Japanese Culture has Evolved
From its origins, the culture of Japan has greatly evolved. These days, Japanese culture combines influences from North America, Europe and Asia. Japanese traditional arts include crafts like dolls, swords, lacquer ware, textiles and ceramics. Performances include rakugo, dance, noh, kabuki and bunraku. There are also other practices like games, Geisha, onsen, origami, calligraphy, martial arts, ikebana and the tea ceremony.
The Japanese national sport was traditionally sumo. Currently, however, baseball has become the country’s most popular spectator sport. The top professional league of the country is the 1936-established Nippon Professional Baseball. A wide following was gained since the establishment of the 1992 Japan Professional Football League.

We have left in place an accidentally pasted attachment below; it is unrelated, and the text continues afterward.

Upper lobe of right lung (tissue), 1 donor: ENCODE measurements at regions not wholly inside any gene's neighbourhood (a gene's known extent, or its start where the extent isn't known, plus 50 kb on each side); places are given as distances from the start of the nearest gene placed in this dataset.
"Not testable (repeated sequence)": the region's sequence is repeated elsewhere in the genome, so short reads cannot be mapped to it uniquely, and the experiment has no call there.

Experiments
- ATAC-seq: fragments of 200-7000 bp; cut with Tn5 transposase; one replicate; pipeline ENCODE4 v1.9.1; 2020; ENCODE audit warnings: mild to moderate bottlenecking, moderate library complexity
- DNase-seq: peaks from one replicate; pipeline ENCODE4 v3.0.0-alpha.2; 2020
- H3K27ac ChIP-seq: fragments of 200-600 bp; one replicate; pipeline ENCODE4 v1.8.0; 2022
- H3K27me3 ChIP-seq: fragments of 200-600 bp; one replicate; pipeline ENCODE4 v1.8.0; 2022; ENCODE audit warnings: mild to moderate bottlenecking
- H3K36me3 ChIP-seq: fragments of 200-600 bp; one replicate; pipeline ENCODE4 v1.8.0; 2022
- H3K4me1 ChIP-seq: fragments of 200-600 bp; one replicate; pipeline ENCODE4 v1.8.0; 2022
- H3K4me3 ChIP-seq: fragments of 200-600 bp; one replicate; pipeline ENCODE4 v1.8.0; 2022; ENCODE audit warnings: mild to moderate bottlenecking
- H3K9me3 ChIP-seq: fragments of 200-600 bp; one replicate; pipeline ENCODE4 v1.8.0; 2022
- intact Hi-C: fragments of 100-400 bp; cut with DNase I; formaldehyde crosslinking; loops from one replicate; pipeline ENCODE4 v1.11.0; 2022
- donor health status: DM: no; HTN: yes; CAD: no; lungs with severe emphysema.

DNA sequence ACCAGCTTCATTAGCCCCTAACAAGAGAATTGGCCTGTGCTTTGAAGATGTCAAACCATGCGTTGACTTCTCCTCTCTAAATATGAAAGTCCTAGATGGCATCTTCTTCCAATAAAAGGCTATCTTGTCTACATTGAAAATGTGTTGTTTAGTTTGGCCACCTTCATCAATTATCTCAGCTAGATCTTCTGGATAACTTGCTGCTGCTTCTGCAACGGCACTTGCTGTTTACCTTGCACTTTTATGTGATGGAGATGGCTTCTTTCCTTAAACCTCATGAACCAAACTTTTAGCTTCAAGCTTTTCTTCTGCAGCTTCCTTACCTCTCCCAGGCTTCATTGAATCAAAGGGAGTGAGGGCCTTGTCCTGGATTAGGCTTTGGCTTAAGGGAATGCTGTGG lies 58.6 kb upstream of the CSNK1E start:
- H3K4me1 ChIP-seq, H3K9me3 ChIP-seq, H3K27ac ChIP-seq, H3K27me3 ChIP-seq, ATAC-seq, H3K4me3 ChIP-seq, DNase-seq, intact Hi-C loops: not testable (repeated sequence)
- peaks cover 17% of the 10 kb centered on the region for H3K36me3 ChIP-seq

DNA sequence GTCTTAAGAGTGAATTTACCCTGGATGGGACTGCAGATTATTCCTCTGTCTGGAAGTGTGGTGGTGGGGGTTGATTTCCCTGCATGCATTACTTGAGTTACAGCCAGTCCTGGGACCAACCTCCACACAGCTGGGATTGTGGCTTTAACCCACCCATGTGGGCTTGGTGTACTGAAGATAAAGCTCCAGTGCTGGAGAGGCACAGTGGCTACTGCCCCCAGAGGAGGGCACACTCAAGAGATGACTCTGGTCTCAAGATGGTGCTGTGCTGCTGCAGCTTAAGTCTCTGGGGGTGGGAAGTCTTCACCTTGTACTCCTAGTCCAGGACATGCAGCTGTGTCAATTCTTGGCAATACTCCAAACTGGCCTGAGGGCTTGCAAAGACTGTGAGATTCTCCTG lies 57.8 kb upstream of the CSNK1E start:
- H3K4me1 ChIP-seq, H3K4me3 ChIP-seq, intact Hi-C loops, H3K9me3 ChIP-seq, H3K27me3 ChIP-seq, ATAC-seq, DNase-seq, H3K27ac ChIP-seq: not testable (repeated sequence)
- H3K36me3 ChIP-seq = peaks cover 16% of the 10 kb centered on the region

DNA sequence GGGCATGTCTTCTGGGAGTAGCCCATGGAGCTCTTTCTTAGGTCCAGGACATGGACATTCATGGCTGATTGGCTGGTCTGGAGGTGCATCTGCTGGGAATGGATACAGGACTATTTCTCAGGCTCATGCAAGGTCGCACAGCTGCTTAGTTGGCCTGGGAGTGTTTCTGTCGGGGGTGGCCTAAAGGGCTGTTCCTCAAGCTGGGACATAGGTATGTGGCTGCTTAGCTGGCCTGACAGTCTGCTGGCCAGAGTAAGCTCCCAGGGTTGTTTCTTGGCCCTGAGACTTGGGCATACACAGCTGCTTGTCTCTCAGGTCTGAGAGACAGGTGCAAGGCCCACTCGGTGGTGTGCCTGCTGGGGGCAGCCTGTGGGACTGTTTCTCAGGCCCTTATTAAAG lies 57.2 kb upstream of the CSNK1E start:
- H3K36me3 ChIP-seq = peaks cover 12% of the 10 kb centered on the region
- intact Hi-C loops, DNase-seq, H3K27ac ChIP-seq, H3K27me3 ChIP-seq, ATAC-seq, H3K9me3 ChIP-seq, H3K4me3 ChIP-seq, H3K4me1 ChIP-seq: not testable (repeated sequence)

Japan co-hosted the 2002 FIFA World Cup with South Korea and was the venue from 1981 to 2004 for the Intercontinental Cup. In Asia, it happens to have one of the most successful teams in football, wining four times in the Asian Cup. In 2011, Japan was the winner of the FIFA Women’s World Cup.
The martial arts of Japan include kendo, karate and judo which are also enjoyed by spectators and widely practiced in the country. Many Western sports were introduced in Japan after the Meiji Restoration and began spreading through the system of education. In 1964, Japan hosted the Tokyo Summer Olympics. In 1972 and 1998 respectively, Japan hosted the Sapporo and the Nagono Summer Olympics. It is the country’s most successful Asian Rugby Union, winning six times in the Asian Five Nations and in the IRB Pacific 2011 Nations Cup.